Accident-free UPS drivers

Part of UPS infographic. Courtesy UPS

Twenty-five elite UPS drivers in Colorado are now part of the company’s worldwide Circle of Honor. The 25 drivers are among 1,613 new inductees to the honorary organization for UPS drivers who have driven 25 or more years without an accident. Across the globe, there are 8,703 active UPS drivers in the Circle of Honor, with a total of 245,000 safe driving years and more than 5.3 billion safe driving miles, the distance of a trip to Mars and back 19 times.

Colorado’s 25 new Circle of Honor drivers are now among 127 active in Colorado, who have a combined total of 3,575 years of accident-free driving. The most senior driver in the state is Stanley McKinster of Denver, who has 37 accident-free driving years. The state has a total of 2,158 UPS drivers.

UPS quotes Kenneth Cherry, president of the UPS Desert Mountain District, about the new Colorado Circle of Honor inductees:

My thanks go to all of them for their dedication and focus and for the countless lives they’ve saved. Their attention to detail has kept them safe and has helped improve public safety.

Decades Accident-Free

Of all the UPS Circle of Honor drivers on the planet, Thomas Camp, of Livonia, Michigan, is the most senior, with 53 years of accident-free driving. He is followed by Ronald McKnight of Bronx, New York, with 47 years of safe driving. In addition, 66 other UPS Circle of Honor drivers have logged in at least 40 years without an accident.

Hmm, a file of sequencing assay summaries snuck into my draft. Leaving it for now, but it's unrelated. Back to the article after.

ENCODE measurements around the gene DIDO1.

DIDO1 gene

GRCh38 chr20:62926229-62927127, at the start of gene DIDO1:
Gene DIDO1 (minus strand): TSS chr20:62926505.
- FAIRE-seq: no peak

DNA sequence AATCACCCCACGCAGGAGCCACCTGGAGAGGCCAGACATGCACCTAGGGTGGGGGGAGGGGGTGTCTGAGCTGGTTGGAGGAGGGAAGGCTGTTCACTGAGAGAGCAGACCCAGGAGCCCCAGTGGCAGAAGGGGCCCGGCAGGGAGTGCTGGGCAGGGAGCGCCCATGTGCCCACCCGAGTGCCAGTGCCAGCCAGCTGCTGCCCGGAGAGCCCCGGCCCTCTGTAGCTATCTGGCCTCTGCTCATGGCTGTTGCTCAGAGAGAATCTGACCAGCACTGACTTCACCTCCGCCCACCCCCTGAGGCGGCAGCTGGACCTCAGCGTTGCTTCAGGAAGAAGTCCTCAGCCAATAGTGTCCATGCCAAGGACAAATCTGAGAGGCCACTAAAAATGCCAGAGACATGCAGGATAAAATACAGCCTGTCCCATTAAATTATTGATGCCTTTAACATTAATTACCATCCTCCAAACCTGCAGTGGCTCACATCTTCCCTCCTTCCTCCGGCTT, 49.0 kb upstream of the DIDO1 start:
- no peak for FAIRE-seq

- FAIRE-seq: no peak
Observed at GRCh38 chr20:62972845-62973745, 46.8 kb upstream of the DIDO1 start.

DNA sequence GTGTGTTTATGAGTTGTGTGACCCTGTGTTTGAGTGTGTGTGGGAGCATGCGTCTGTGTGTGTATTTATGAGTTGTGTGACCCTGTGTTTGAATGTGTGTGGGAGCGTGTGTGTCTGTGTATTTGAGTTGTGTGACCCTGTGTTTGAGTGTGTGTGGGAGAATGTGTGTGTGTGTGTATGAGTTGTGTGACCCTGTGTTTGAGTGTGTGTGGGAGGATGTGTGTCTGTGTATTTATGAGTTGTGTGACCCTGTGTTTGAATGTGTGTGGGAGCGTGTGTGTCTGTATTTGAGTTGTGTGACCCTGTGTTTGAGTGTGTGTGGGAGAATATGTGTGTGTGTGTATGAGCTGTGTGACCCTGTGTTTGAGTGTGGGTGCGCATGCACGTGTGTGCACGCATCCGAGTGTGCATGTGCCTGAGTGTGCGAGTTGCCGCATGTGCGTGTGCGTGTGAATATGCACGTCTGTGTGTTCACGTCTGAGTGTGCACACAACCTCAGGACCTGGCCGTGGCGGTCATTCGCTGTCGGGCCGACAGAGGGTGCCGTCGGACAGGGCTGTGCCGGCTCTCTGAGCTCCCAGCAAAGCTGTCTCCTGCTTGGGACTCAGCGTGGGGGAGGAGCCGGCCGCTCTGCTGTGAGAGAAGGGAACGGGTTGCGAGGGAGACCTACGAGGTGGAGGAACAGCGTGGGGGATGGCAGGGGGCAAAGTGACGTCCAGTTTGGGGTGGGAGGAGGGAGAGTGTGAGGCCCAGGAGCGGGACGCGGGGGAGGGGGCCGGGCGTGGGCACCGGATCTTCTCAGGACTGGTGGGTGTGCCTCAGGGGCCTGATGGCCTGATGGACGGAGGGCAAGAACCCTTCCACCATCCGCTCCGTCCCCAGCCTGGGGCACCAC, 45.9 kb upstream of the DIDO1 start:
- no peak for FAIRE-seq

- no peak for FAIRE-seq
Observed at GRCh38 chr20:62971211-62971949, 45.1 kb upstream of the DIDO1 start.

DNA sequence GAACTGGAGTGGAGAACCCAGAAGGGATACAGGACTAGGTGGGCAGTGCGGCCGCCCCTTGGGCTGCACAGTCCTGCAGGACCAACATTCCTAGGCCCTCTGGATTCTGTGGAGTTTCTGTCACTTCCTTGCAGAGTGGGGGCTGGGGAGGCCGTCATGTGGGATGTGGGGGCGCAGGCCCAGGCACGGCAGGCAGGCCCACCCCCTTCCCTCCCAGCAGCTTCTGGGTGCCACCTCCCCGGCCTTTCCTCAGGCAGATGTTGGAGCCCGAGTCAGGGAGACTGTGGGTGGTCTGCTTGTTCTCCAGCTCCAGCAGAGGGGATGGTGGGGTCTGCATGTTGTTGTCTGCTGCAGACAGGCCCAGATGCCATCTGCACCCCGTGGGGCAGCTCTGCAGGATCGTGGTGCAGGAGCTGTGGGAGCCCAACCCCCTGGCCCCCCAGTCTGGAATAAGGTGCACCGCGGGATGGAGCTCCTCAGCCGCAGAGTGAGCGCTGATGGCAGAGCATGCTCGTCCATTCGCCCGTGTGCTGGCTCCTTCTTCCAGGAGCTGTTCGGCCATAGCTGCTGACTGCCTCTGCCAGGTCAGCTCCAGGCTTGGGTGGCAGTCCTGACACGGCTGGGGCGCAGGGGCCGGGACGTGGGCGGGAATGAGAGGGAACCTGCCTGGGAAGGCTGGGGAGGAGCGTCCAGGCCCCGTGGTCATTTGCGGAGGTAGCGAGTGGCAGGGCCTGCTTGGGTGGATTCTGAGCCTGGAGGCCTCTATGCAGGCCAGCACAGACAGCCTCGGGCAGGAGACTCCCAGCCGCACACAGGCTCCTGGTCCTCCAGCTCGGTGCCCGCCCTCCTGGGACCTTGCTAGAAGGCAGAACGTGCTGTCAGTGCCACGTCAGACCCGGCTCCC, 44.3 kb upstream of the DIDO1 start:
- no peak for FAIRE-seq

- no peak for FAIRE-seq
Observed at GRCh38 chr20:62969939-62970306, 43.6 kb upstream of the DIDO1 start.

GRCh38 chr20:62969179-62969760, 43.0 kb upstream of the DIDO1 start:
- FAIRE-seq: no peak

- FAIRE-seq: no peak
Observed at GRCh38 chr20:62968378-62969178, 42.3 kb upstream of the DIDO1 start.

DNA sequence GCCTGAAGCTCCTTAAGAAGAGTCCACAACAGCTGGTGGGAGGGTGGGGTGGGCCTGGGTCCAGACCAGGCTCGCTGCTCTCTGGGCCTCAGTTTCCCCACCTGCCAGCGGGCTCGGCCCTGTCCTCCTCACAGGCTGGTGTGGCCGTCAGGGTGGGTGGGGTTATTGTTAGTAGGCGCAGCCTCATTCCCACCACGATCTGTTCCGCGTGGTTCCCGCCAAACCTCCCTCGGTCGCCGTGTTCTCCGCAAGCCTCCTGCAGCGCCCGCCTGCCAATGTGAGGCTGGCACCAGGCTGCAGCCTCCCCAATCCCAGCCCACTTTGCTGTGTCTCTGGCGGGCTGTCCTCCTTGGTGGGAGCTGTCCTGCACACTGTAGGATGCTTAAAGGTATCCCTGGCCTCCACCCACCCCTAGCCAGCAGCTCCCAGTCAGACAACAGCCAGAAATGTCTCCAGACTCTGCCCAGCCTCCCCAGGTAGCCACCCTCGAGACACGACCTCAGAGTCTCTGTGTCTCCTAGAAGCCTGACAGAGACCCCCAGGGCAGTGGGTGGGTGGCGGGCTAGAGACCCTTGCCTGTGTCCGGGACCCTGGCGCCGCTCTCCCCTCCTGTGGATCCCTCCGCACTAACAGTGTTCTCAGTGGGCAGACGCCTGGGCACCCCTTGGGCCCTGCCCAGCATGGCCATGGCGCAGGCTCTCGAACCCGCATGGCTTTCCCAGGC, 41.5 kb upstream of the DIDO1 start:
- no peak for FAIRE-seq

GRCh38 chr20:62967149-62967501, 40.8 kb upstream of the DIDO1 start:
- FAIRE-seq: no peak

Among the Colorado drivers inducted this year to the Circle of Honor are Ronald Abrams, of Windsor, who is based in Greeley; David Baty, of Larkspur, who is based in Colorado Springs; Lynn Buchanan of Denver, based in Englewood; and Michael Gordon, who lives and works in Colorado Springs.

Safe Driving Tips

UPS offers the following tips for safe driving, based on these five safe driving guidelines that its drivers use daily:

  1. Look left, right, and left again before crossing an intersection, and always check your mirrors.
  2. When you are stopped in traffic, always keep a car’s length between you and and vehicle ahead to allow room to pull around a stalled vehicle, or as a cushion if it makes an unexpected turn.
  3. Back off: It is important to leave space between you and the vehicle in front of you, 4 to 6 seconds if you are going up to 30 mph, and 6 to 8 if you are driving over 30 mph.
  4. Stale Green is Mean: If you don’t know when a green light will change as you approach an intersection, visualize the point beyond which you will stop if it turns yellow.
  5. Always check your mirror every 5 to 8 seconds (a quick glance and then back to looking at the road ahead).


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